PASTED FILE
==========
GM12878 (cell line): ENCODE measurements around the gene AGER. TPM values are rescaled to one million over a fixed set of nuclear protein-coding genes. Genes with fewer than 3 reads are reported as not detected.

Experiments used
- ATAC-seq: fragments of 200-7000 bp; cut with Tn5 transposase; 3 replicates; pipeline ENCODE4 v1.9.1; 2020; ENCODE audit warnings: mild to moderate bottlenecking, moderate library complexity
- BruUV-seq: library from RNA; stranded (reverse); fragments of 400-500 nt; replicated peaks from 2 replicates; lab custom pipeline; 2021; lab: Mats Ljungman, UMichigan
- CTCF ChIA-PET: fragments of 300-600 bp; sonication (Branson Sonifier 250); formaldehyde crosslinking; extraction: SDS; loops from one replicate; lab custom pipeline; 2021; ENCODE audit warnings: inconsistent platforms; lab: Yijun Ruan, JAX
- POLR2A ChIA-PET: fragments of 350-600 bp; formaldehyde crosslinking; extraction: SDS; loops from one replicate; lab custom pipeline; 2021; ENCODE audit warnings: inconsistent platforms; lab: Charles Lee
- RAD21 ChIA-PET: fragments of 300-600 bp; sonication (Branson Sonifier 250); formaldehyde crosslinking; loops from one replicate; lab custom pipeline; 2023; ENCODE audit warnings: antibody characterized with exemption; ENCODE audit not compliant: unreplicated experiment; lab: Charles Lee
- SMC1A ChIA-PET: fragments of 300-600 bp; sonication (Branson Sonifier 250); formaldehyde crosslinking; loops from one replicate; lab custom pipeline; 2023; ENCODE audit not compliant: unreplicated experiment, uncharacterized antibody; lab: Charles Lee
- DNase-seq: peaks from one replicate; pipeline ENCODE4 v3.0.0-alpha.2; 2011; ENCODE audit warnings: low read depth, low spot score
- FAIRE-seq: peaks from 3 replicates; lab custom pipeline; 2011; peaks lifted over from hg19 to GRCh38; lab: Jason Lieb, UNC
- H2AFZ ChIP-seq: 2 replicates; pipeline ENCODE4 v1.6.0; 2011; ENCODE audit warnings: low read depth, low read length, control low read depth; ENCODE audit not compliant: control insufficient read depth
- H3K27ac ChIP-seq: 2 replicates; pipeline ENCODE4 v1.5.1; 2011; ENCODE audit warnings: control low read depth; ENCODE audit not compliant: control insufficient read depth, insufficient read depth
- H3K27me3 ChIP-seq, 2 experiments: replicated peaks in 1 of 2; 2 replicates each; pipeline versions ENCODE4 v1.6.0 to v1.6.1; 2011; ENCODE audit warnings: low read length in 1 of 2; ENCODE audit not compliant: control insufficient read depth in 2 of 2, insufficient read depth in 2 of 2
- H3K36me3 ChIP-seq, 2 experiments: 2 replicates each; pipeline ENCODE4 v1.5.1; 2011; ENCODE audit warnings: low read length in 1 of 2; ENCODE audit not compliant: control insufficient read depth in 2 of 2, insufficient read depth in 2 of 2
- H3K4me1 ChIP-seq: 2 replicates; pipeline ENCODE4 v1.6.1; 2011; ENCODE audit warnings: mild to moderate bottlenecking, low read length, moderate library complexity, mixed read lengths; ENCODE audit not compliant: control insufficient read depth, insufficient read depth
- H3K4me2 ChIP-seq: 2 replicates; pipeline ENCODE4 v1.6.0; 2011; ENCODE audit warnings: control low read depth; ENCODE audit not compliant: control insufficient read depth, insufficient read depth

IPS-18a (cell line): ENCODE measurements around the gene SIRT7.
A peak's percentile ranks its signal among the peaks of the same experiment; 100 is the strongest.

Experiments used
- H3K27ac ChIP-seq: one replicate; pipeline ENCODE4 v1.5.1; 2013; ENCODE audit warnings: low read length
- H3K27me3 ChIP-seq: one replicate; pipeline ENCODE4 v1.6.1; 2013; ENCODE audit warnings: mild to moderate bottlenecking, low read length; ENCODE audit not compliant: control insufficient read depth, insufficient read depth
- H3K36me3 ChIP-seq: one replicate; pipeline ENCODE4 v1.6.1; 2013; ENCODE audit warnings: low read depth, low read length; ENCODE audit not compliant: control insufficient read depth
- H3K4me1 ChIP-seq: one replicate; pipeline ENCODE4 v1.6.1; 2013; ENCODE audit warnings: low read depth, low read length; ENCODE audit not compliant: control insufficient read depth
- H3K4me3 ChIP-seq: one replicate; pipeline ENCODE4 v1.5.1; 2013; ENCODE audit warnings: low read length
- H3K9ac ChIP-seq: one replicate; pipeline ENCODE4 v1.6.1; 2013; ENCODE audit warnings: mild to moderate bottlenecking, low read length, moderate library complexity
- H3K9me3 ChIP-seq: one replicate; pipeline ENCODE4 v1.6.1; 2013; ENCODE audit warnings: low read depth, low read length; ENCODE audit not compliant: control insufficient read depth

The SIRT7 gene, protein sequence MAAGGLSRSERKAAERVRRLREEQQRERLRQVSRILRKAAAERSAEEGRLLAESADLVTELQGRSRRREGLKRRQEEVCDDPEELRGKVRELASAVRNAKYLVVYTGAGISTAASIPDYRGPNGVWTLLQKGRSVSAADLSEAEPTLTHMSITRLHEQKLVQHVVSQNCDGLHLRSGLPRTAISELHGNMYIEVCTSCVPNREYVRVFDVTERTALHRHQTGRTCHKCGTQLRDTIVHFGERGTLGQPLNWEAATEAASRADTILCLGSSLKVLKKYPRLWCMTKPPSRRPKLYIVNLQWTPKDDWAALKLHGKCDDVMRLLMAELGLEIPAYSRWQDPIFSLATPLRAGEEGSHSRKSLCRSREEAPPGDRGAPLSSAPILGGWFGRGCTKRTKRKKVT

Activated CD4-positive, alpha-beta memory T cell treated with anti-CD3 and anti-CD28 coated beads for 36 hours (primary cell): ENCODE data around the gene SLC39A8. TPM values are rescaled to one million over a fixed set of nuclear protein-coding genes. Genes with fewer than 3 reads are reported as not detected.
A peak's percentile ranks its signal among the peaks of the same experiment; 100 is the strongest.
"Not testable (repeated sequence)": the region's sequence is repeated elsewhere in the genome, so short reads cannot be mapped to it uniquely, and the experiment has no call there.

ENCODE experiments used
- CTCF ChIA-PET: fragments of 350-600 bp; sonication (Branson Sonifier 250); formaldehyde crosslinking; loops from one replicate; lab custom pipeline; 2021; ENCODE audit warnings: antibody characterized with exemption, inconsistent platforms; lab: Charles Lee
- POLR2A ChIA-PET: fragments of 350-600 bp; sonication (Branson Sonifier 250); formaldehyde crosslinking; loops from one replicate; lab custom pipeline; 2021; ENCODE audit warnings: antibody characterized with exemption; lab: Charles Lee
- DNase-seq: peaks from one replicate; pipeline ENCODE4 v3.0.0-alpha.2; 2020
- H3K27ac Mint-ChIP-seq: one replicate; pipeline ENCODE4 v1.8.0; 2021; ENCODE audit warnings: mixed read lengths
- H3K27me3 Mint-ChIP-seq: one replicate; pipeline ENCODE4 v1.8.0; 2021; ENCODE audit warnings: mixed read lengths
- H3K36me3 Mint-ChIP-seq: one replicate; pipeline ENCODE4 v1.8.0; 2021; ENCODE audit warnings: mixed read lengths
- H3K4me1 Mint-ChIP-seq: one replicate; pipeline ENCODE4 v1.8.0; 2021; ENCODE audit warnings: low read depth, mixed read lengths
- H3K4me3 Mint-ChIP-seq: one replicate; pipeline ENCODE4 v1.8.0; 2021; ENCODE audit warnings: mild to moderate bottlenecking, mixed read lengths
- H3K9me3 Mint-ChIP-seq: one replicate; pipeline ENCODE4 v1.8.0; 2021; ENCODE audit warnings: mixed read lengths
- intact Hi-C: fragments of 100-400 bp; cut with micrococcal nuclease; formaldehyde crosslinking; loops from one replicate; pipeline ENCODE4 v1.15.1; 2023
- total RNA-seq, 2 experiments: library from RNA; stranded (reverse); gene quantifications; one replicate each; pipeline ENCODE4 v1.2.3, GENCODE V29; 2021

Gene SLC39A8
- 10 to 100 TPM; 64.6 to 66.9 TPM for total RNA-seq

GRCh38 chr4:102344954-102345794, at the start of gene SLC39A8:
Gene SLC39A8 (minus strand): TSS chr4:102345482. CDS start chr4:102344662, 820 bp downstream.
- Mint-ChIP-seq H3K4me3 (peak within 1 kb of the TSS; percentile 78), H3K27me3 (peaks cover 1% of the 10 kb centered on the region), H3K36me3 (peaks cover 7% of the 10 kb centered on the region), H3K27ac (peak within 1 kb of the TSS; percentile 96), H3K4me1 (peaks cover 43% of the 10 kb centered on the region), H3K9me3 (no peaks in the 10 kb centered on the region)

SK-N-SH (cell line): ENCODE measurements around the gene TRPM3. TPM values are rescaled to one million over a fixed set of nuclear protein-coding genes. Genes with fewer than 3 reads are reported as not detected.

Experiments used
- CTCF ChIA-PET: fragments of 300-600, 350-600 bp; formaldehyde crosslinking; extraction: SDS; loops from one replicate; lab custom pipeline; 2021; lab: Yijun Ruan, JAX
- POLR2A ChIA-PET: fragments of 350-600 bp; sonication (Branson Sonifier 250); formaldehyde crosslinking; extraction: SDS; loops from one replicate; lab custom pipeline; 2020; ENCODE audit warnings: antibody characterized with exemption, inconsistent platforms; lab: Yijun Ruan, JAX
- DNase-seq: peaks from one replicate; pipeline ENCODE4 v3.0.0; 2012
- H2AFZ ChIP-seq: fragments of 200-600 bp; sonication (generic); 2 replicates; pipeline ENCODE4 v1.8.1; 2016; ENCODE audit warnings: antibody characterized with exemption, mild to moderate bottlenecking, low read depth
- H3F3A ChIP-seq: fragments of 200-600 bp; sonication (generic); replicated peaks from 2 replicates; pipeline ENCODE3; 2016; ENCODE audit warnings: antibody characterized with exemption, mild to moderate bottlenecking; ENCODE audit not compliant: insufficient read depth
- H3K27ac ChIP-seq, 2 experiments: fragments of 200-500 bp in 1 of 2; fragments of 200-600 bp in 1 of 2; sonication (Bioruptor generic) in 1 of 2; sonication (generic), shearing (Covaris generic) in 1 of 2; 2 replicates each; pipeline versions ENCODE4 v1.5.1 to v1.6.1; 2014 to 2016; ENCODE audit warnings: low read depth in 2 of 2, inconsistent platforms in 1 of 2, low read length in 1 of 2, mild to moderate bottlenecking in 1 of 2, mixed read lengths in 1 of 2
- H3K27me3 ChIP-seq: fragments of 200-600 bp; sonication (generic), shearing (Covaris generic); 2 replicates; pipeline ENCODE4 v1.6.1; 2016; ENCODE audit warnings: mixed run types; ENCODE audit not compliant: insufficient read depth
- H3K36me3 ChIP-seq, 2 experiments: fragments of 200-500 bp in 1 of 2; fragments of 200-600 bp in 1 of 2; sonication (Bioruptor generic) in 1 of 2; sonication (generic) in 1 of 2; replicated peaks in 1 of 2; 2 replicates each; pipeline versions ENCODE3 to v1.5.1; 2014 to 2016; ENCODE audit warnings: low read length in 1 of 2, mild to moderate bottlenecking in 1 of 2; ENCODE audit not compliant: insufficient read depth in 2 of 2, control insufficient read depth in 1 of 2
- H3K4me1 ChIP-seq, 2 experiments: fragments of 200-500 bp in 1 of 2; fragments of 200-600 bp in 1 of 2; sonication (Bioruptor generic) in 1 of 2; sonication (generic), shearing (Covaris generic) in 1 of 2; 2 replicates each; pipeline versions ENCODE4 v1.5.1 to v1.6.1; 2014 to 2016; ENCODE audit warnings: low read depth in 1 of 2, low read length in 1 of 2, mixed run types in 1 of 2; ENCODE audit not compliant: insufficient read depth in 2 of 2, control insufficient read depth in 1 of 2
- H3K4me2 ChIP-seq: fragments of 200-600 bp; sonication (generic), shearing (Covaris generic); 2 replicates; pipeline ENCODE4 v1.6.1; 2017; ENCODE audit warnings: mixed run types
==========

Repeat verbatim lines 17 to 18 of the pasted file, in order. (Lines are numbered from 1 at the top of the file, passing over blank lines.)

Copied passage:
IPS-18a (cell line): ENCODE measurements around the gene SIRT7.
A peak's percentile ranks its signal among the peaks of the same experiment; 100 is the strongest.